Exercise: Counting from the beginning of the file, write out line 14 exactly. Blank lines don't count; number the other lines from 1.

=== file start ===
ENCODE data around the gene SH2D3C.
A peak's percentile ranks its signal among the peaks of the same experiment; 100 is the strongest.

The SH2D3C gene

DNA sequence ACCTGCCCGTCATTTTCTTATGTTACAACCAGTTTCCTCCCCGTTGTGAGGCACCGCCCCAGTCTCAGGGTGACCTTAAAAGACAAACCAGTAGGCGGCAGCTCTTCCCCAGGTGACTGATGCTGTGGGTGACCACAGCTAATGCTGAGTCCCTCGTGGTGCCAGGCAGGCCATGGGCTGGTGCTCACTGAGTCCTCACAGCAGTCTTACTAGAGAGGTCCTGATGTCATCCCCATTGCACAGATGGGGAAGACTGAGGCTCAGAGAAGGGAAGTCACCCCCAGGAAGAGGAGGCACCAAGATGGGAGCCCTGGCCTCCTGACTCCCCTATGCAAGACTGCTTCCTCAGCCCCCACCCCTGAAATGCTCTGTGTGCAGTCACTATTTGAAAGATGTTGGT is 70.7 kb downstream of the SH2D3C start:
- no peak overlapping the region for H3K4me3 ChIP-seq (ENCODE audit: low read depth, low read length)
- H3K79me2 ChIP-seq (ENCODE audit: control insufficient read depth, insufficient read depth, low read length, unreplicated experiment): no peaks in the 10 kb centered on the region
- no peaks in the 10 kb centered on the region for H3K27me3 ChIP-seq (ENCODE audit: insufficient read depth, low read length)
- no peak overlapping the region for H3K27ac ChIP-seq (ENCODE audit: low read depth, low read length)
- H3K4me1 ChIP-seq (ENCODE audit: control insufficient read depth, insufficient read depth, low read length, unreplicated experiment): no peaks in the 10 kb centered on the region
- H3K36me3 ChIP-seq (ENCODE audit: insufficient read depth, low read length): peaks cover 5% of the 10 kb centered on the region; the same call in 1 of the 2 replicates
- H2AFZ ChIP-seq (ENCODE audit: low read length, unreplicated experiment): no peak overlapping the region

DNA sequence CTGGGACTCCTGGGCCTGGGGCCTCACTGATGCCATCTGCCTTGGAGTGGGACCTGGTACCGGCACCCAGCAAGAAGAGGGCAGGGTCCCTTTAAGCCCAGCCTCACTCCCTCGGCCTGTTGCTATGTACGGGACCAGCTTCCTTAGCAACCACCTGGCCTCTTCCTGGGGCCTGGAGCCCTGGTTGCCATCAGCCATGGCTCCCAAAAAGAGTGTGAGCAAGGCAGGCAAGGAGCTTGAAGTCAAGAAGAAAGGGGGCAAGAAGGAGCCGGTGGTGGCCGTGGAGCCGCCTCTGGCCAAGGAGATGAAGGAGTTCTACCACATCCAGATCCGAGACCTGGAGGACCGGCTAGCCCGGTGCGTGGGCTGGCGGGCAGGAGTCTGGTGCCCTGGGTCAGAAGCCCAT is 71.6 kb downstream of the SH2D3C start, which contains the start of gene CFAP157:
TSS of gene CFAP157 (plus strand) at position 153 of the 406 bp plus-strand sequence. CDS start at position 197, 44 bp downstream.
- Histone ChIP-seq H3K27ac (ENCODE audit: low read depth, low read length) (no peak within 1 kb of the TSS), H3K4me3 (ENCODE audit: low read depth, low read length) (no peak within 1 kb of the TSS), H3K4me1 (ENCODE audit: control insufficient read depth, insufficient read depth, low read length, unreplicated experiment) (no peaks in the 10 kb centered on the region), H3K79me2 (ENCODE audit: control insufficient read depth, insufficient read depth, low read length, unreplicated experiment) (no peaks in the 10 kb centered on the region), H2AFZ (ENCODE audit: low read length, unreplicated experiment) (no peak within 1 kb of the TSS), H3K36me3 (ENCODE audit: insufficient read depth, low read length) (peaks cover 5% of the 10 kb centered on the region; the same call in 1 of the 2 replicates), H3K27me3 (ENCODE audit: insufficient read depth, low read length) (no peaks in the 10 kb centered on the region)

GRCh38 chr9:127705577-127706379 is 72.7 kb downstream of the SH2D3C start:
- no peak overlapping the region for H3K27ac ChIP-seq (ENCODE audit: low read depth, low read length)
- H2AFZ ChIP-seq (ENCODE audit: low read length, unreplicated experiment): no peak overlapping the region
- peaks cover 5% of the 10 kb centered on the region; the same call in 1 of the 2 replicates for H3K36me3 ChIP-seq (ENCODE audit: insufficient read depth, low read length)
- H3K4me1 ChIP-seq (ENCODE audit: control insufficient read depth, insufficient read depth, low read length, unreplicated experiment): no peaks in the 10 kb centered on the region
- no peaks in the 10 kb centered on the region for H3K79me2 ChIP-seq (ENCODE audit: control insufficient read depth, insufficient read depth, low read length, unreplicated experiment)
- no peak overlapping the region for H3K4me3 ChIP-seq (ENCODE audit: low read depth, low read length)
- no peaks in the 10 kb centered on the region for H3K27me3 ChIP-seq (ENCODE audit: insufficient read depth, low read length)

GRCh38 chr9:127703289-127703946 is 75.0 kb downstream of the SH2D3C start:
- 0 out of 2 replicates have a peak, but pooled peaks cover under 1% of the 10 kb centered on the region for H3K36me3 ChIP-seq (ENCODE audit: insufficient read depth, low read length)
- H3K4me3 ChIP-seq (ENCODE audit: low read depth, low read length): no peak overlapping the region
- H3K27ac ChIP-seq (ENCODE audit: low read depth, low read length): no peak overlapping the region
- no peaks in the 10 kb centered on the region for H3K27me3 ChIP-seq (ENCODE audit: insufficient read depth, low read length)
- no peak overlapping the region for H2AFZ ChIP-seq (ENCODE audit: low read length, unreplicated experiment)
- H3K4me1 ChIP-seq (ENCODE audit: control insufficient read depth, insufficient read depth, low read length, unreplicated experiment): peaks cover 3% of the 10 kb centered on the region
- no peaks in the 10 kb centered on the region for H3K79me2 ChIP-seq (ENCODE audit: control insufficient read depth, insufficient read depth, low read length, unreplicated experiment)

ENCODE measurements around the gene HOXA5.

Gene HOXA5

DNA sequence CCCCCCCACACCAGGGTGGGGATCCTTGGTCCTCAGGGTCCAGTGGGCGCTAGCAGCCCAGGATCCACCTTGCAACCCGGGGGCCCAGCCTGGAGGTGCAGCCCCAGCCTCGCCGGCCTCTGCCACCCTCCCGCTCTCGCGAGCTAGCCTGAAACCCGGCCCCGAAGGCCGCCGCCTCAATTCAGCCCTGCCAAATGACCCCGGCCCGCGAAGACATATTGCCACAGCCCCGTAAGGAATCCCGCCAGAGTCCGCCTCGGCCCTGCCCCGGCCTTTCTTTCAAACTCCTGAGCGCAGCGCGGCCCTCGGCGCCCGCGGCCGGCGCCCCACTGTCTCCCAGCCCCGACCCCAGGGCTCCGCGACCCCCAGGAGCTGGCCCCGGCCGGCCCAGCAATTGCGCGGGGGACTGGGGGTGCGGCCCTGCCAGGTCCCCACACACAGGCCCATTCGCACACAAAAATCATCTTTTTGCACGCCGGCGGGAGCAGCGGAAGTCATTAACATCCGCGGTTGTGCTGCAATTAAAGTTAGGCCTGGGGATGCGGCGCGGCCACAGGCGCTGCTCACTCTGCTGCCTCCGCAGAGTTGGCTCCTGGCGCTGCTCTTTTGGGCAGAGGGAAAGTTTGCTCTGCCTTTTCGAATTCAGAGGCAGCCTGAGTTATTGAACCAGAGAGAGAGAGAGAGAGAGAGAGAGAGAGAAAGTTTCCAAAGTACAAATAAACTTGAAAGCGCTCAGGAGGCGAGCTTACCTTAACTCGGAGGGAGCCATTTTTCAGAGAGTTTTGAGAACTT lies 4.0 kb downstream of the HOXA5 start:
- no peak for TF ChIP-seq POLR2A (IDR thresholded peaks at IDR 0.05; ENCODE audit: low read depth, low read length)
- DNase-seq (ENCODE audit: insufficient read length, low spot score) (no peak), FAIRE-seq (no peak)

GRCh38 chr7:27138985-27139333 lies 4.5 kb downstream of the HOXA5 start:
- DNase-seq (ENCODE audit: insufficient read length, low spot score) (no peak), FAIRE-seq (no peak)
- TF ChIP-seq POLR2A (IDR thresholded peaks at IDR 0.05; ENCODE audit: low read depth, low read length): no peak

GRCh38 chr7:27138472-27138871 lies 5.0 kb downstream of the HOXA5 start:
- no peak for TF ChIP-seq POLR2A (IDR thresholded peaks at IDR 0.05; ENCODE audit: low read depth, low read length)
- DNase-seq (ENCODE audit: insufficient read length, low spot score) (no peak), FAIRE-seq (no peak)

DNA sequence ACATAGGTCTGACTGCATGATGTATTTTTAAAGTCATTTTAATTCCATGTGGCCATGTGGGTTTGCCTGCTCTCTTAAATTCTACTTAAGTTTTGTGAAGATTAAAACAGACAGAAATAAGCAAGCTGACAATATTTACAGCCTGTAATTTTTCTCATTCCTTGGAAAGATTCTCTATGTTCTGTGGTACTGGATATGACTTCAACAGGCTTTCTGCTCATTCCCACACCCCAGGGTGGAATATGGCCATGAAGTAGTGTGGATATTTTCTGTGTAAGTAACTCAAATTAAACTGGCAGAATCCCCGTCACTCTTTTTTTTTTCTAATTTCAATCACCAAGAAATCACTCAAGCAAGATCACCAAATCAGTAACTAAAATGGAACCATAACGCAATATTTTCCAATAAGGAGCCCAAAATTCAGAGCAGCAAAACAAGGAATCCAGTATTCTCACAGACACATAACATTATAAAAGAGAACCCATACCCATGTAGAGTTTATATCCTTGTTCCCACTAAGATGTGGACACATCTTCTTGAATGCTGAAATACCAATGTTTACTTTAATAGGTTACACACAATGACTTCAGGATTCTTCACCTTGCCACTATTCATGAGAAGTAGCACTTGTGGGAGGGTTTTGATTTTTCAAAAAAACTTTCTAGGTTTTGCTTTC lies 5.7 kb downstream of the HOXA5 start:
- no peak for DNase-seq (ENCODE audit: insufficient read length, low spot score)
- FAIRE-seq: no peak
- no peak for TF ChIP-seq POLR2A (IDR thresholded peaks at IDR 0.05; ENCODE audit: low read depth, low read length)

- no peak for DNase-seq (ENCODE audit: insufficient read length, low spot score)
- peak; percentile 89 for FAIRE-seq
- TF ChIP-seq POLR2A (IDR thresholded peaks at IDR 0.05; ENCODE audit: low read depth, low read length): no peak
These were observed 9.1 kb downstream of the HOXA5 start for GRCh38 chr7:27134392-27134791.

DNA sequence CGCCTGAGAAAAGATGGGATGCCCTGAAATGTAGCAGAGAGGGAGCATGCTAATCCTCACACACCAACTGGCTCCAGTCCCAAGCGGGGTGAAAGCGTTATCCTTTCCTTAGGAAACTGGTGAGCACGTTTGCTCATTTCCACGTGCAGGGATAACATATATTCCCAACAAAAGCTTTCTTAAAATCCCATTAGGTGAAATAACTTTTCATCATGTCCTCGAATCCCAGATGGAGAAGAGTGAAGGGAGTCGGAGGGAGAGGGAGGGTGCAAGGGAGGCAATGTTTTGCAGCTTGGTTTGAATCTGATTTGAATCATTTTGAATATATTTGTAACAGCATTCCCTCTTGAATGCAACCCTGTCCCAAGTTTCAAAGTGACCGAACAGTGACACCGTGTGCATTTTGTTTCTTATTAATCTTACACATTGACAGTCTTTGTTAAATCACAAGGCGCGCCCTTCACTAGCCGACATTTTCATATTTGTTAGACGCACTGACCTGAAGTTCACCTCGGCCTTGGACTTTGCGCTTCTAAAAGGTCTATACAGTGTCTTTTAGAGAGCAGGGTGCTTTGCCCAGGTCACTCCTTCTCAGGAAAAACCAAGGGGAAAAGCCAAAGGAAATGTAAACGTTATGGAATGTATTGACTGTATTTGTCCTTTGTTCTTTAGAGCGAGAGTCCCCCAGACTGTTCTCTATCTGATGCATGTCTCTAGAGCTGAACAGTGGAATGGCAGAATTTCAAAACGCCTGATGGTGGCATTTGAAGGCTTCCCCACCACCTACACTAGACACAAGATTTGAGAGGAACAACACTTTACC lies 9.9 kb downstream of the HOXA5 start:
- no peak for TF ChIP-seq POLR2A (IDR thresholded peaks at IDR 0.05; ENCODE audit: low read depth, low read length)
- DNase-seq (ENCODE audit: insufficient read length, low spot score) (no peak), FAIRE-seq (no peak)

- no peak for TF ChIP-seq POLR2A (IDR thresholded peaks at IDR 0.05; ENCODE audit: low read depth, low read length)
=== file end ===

- Histone ChIP-seq H3K27ac (ENCODE audit: low read depth, low read length) (no peak within 1 kb of the TSS), H3K4me3 (ENCODE audit: low read depth, low read length) (no peak within 1 kb of the TSS), H3K4me1 (ENCODE audit: control insufficient read depth, insufficient read depth, low read length, unreplicated experiment) (no peaks in the 10 kb centered on the region), H3K79me2 (ENCODE audit: control insufficient read depth, insufficient read depth, low read length, unreplicated experiment) (no peaks in the 10 kb centered on the region), H2AFZ (ENCODE audit: low read length, unreplicated experiment) (no peak within 1 kb of the TSS), H3K36me3 (ENCODE audit: insufficient read depth, low read length) (peaks cover 5% of the 10 kb centered on the region; the same call in 1 of the 2 replicates), H3K27me3 (ENCODE audit: insufficient read depth, low read length) (no peaks in the 10 kb centered on the region)